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that interest gives circulation to the tracts and books of the Reformation Society, and a spirit of inquiry is generated, which is always deprecated by the priests, but invariably serviceable to the cause of truth. The outlay incurred in such efforts is necessarily considerable—the expense of printing and stereotyping tracts also is very great, and the maintenance of Operative Auxiliaries, those valuable means of reaching and enlightening the poorer Romanists, likewise entail a considerable expenditure. Reader is it not your duty, your privilege, in these times, to aid so precious an enterprize ? Your very perasal of this appeal is a new addition to your responsibility in connexion with this cause.

THE REFORMATION SOCIETY is purely a mis. sionary society. The SPIRITUAL QUESTION we conceive is alone VITAL

PARAMOUNT. This alone therefore the Reformation Society contemplates. As A SOCIETY IT REPUDIATES ALL POLITICS WHAT

The strength of Popery is compressed in its religious principles. It deals with Romanism according to the prescriptions of St. Paul, and after the manner of Martin Luther. To diffuse Protestant light-to dispel Popish darkness—to arm Protestants against Jesuitism, and their proselyting exertions--and to bring Romanists out of the anti-christian apostacy, by faithfulness, by love, by truth, by prayer, by the Spirit of God, this is its blessed work.

It asks your aid-your prayerful, and personal, and pecuniary aid, to enable it to maintain and multiply its means of usefulness. Shall it ask in vain ? Reader, it rests with you; Meroz was judged not because of opposition, but neutrality. May we have grace to avoid its sin, and thus escape its punishment.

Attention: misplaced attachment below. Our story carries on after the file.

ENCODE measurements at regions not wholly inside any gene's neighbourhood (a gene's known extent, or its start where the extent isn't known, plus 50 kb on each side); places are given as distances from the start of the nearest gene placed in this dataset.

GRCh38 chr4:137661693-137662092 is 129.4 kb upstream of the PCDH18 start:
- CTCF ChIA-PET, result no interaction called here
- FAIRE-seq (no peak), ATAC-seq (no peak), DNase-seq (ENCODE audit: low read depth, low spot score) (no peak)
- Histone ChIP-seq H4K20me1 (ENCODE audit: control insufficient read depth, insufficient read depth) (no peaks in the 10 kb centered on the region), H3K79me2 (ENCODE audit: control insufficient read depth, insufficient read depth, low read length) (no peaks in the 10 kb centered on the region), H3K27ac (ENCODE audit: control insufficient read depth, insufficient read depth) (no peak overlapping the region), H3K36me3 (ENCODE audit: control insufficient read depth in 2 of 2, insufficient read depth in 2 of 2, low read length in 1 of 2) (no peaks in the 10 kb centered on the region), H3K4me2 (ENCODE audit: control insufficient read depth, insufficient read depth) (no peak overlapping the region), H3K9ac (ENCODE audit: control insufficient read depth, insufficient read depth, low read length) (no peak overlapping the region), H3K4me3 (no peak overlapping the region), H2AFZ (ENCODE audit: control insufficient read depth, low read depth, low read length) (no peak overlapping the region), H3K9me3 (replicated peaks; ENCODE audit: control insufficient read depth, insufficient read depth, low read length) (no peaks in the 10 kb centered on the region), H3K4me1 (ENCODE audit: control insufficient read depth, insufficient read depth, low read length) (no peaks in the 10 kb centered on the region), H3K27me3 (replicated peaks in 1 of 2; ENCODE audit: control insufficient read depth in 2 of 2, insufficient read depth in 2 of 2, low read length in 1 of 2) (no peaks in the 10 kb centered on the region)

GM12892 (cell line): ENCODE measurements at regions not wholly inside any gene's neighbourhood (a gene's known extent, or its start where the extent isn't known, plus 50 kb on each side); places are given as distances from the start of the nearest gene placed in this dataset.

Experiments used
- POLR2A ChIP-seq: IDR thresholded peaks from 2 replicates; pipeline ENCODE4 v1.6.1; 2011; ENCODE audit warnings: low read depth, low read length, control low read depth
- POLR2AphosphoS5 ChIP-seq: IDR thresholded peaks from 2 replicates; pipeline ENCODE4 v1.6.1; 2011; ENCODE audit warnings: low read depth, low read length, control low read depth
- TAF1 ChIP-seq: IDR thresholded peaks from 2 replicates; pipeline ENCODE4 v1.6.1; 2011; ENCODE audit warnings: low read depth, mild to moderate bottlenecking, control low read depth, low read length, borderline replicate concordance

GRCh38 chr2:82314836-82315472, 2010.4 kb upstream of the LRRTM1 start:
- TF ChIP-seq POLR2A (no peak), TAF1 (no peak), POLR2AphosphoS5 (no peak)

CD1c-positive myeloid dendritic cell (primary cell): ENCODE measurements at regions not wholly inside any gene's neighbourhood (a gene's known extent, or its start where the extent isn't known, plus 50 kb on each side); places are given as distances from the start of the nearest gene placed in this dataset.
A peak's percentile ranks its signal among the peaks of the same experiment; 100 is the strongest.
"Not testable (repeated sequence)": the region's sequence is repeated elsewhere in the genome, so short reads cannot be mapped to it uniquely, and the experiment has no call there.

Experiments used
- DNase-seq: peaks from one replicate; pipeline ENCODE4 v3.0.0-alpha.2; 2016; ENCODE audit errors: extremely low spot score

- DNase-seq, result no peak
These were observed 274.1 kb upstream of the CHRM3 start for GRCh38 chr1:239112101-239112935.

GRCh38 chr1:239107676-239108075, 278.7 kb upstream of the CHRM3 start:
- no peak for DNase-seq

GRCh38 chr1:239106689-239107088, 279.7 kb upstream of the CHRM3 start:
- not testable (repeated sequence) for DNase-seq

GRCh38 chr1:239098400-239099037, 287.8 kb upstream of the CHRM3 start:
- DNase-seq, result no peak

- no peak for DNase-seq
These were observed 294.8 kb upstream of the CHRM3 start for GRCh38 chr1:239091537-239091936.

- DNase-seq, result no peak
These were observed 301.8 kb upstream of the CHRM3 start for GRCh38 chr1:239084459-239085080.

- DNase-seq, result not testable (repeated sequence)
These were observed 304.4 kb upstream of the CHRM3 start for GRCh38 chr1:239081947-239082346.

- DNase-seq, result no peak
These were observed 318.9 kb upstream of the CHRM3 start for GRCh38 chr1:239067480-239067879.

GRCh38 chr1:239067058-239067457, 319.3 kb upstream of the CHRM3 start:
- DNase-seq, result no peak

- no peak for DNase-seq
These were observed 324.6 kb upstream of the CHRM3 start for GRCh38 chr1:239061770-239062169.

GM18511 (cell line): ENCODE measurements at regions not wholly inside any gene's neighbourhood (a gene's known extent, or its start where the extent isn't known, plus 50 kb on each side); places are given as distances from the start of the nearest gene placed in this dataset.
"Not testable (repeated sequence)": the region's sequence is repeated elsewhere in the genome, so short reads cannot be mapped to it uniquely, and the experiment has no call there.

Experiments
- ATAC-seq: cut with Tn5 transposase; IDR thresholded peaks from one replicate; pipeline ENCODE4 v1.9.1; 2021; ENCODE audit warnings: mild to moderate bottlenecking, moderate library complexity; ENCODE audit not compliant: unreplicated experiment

THE MYSTERY OF INIQUITY. The Rev. F. Close has just published an admirable Sermon on “the Mystery of Iniquity.” We strongly recommend it to the perusal of our readers ; it would be well for our common faith if every Protestant family in the kingdom possessed a copy of it, and maturely pondered it. In one point only we differ from its talented and truly evangelical author. Although we believe that the Man of Sin will only be utterly destroyed by the Lord at his coming ; we are of opinion that the ten kingdoms, probably under the influence of revolutionary and infidel principles, will waste and spoil the Romish Church before the advent of Jesus. The following brief extract from the sermon is characteristic of its style and spirit.--" The mystery of iniquity,” observe-this evil thing of which I am about to

speak is a “ mystery” : that is, something hidden, covert, concealed — whose approaches are not open, as those of a fair antagonist, but subtle and secret.

The word mystery is rarely, if ever, used in Scripture in a bad sense ; excepting in this passage, and once in the book of Revelation ; it is uniformly applied to some part of the hidden